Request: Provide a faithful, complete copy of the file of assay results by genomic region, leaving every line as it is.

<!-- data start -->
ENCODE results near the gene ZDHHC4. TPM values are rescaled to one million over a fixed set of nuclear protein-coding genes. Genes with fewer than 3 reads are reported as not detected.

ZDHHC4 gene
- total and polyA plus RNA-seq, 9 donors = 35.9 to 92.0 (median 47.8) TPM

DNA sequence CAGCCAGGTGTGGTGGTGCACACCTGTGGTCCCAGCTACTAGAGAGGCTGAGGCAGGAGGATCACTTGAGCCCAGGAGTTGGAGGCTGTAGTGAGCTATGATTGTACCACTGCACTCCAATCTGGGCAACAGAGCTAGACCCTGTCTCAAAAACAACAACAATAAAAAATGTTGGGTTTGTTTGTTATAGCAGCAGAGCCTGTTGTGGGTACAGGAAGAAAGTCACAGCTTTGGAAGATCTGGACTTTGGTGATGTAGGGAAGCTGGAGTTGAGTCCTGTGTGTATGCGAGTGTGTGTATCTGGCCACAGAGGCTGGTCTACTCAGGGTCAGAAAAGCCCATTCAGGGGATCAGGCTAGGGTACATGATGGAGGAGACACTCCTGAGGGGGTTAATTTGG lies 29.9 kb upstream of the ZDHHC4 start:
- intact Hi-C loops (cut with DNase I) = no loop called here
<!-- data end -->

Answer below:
ENCODE results near the gene ZDHHC4. TPM values are rescaled to one million over a fixed set of nuclear protein-coding genes. Genes with fewer than 3 reads are reported as not detected.

ZDHHC4 gene
- total and polyA plus RNA-seq, 9 donors = 35.9 to 92.0 (median 47.8) TPM

DNA sequence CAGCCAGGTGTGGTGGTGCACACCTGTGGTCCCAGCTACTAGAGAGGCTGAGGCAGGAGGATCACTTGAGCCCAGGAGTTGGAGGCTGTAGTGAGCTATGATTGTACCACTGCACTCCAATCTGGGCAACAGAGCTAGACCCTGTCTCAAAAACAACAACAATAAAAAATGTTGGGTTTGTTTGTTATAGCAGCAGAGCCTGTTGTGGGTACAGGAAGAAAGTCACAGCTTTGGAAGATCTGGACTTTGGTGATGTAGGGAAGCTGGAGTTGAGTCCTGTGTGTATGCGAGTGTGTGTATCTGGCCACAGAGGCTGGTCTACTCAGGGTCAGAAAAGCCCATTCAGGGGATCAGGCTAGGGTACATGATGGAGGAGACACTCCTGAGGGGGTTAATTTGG lies 29.9 kb upstream of the ZDHHC4 start:
- intact Hi-C loops (cut with DNase I) = no loop called here